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  • Mapping Diaspora: African American Roots Tourism in Brazil by Patricia de Santana Pinho
  • Vanessa Castañeda
Mapping Diaspora: African American Roots Tourism in Brazil. By Patricia de Santana Pinho. The University of North Carolina Press, 2018, p. 253, $29.95.

Patricia Pinho de Santana's book Mapping Diaspora: African American Roots Tourism in Brazil offers a complex look at African American roots tourism to Bahia, Brazil. Her work engages with fields such as tourism studies, especially roots/heritage tourism, African diaspora studies, Latin American cultural studies, and gender studies. Brazil becomes an appealing destination in what Pinho has coined "the map of Africanness," a conceptual map of physical locations African Americans travel to in search of their African roots. It is conceptual as various actors including governments, intellectuals, and tourism agencies participate in the making and meaning of these places. Despite its geographic location existing outside of continental Africa, Brazil is seen as a site of heritage recuperation where one can at once share historical sameness as diasporic blacks while bypassing the uncomfortable histories of the slave trade.

By examining the discourses produced by African American tourists about Brazil and Afro-Brazilians and vice versa, Pinho sheds light on the ways that dominant tropes are constructed and challenged, their connections to power asymmetries and, subsequently, their ramifications. Using a transdisciplinary approach, her research involves ethnography, critical discourse and visual analysis of literature including state-sponsored tourism materials, magazines like Essence and other literary materials from the United States whose targeted audience are African Americans, interviews with agents of the tourism industry in both countries, as well as with African American tourists and Brazilian state agents, cultural producers, and activists.

Understood to embody Africa culturally and spatially, Pinho argues that Bahia is seen as a "closer Africa" where African Americans can find their roots, as Afro-Brazilians are living in a presumed African American past due to its more culturally fulfilled traditions and thus, an earlier stage in the unidirectional path toward a modern form of blackness. Pinho points out the ways that African Americans travel to Bahia in search of sameness. However, they move in ways that reflect the unevenness within the diaspora and global south as Americans position themselves as leaders who oversimplify an entire population as tradition bearers and, thus, less modern black agents. Although Pinho engages with tensions in roots tourism due to asymmetrical power dynamics between different Afro-descendant actors within the diaspora, she also examines the very real components of transnational solidarity. African Americans are very conscious of where to invest their US dollars and resources, choosing to support Afro-Brazilian businesses and communities. In a specific example, she examines the positive impact African American roots tourists [End Page 464] have had on the Sisterhood of the Good Death in the town of Cachoeira in garnering symbolic respect from Brazilians as well as tangible support from the state government of Bahia. Thus, despite unevenness due to one's national identity, level of professional and/or higher education, and socio-economic class, there still remain efforts to construct racial solidarity across difference.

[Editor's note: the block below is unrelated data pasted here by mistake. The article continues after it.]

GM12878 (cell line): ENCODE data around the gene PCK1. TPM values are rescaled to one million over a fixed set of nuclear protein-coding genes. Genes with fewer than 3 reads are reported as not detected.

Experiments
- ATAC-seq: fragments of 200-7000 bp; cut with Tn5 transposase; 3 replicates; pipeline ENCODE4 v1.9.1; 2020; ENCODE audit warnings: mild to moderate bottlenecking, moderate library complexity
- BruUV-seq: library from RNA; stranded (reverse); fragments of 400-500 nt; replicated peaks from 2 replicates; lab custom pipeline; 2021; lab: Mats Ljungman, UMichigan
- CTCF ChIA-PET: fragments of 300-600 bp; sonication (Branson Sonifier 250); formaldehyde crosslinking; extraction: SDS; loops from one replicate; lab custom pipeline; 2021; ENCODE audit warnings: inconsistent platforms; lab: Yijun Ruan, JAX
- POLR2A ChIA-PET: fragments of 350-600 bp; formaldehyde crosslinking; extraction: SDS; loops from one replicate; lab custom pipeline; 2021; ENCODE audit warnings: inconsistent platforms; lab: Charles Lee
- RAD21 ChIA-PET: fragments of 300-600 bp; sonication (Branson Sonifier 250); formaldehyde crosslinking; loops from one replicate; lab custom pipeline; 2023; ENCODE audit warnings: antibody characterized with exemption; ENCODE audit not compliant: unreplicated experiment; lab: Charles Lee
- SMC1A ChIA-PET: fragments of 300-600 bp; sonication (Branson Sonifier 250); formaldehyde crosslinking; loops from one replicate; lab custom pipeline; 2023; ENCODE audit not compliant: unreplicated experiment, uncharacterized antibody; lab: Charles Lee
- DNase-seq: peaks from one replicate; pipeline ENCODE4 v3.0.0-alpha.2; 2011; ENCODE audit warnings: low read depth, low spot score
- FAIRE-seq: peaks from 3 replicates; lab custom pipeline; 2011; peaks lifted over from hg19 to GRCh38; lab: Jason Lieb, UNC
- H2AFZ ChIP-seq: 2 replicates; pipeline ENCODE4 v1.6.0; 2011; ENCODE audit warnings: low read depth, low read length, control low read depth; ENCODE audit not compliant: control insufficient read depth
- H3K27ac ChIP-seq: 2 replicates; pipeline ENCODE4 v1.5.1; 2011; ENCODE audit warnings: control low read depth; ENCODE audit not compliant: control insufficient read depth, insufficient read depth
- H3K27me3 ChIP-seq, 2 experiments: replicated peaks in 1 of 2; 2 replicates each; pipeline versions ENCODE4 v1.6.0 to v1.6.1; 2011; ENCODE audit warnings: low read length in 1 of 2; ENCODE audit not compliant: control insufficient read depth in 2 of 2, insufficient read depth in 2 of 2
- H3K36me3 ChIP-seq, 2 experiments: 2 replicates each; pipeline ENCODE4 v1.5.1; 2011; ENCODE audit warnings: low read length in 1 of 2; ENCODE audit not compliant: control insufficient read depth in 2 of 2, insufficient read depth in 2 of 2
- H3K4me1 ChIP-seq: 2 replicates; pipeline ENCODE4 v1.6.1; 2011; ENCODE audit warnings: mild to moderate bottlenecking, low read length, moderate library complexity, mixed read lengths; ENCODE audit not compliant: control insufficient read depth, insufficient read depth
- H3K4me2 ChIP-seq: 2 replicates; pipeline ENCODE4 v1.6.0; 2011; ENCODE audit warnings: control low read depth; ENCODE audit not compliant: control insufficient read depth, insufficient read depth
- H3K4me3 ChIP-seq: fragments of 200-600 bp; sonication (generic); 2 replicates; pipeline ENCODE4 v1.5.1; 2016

As most of the tourists that she encounters are middle-aged black women, Pinho dedicates one chapter to gender, contributing greatly to the gendered aspects of tourism. Diverging from the leadership position men tend to embody when interacting with Afro-Brazilian communities, Pinho noticed that black women tourists underscored how crucial it was for them to recover a lost heritage for the cultivation of a strong black identity in the US. Women are expected to immerse themselves fully to "bring home the roots" as cultural transmitters, yet are vulnerable to the realities of gendered and sexualized violence and thus must at least partially move within the protective bubble of the organized tour groups for safety. Additionally, they grappled with moments where their Americanness was a more salient feature for their diasporic counterparts than their blackness, creating a paradoxical relationship for travelers where they simultaneously embody home and reclusiveness. While Pinho's work is necessary, as she examines the very understudied group of black women tourists, the group profile of her research participants also places limitations on the project as a whole. Although...


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pp. 464-465
Launched on MUSE
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